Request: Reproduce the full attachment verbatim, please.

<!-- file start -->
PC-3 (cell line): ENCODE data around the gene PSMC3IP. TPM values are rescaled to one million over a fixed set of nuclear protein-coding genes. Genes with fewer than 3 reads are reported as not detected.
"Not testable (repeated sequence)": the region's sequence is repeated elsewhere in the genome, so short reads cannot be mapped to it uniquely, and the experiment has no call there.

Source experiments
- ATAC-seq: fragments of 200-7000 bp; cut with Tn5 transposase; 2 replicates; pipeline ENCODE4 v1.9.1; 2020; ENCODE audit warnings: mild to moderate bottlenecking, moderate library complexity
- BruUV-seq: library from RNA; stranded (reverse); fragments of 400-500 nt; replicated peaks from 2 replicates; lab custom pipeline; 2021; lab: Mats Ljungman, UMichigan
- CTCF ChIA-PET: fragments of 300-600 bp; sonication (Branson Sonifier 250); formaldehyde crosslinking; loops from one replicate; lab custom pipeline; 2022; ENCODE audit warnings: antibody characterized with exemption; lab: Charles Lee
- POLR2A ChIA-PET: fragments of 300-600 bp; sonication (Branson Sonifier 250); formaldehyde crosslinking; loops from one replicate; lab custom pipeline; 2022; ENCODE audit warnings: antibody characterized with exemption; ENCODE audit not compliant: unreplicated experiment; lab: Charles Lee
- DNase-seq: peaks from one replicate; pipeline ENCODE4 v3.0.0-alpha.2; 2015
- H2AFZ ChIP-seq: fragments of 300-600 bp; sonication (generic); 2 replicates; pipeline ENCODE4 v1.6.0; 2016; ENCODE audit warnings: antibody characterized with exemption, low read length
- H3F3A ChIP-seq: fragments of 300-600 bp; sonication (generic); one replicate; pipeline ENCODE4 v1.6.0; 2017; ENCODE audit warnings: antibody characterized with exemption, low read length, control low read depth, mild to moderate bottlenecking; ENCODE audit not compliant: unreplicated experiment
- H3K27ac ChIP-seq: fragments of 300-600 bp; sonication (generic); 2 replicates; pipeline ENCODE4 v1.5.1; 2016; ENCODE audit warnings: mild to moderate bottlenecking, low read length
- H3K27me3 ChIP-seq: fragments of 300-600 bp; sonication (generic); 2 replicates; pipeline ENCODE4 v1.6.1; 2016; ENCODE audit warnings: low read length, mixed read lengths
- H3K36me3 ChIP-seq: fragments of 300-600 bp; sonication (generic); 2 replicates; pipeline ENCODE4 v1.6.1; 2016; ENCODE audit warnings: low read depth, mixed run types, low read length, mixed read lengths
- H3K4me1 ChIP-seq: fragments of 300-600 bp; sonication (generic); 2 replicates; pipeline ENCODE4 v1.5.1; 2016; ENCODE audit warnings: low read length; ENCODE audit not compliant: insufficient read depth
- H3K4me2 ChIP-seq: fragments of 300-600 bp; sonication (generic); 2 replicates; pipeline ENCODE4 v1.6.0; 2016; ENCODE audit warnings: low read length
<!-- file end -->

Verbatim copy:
PC-3 (cell line): ENCODE data around the gene PSMC3IP. TPM values are rescaled to one million over a fixed set of nuclear protein-coding genes. Genes with fewer than 3 reads are reported as not detected.
"Not testable (repeated sequence)": the region's sequence is repeated elsewhere in the genome, so short reads cannot be mapped to it uniquely, and the experiment has no call there.

Source experiments
- ATAC-seq: fragments of 200-7000 bp; cut with Tn5 transposase; 2 replicates; pipeline ENCODE4 v1.9.1; 2020; ENCODE audit warnings: mild to moderate bottlenecking, moderate library complexity
- BruUV-seq: library from RNA; stranded (reverse); fragments of 400-500 nt; replicated peaks from 2 replicates; lab custom pipeline; 2021; lab: Mats Ljungman, UMichigan
- CTCF ChIA-PET: fragments of 300-600 bp; sonication (Branson Sonifier 250); formaldehyde crosslinking; loops from one replicate; lab custom pipeline; 2022; ENCODE audit warnings: antibody characterized with exemption; lab: Charles Lee
- POLR2A ChIA-PET: fragments of 300-600 bp; sonication (Branson Sonifier 250); formaldehyde crosslinking; loops from one replicate; lab custom pipeline; 2022; ENCODE audit warnings: antibody characterized with exemption; ENCODE audit not compliant: unreplicated experiment; lab: Charles Lee
- DNase-seq: peaks from one replicate; pipeline ENCODE4 v3.0.0-alpha.2; 2015
- H2AFZ ChIP-seq: fragments of 300-600 bp; sonication (generic); 2 replicates; pipeline ENCODE4 v1.6.0; 2016; ENCODE audit warnings: antibody characterized with exemption, low read length
- H3F3A ChIP-seq: fragments of 300-600 bp; sonication (generic); one replicate; pipeline ENCODE4 v1.6.0; 2017; ENCODE audit warnings: antibody characterized with exemption, low read length, control low read depth, mild to moderate bottlenecking; ENCODE audit not compliant: unreplicated experiment
- H3K27ac ChIP-seq: fragments of 300-600 bp; sonication (generic); 2 replicates; pipeline ENCODE4 v1.5.1; 2016; ENCODE audit warnings: mild to moderate bottlenecking, low read length
- H3K27me3 ChIP-seq: fragments of 300-600 bp; sonication (generic); 2 replicates; pipeline ENCODE4 v1.6.1; 2016; ENCODE audit warnings: low read length, mixed read lengths
- H3K36me3 ChIP-seq: fragments of 300-600 bp; sonication (generic); 2 replicates; pipeline ENCODE4 v1.6.1; 2016; ENCODE audit warnings: low read depth, mixed run types, low read length, mixed read lengths
- H3K4me1 ChIP-seq: fragments of 300-600 bp; sonication (generic); 2 replicates; pipeline ENCODE4 v1.5.1; 2016; ENCODE audit warnings: low read length; ENCODE audit not compliant: insufficient read depth
- H3K4me2 ChIP-seq: fragments of 300-600 bp; sonication (generic); 2 replicates; pipeline ENCODE4 v1.6.0; 2016; ENCODE audit warnings: low read length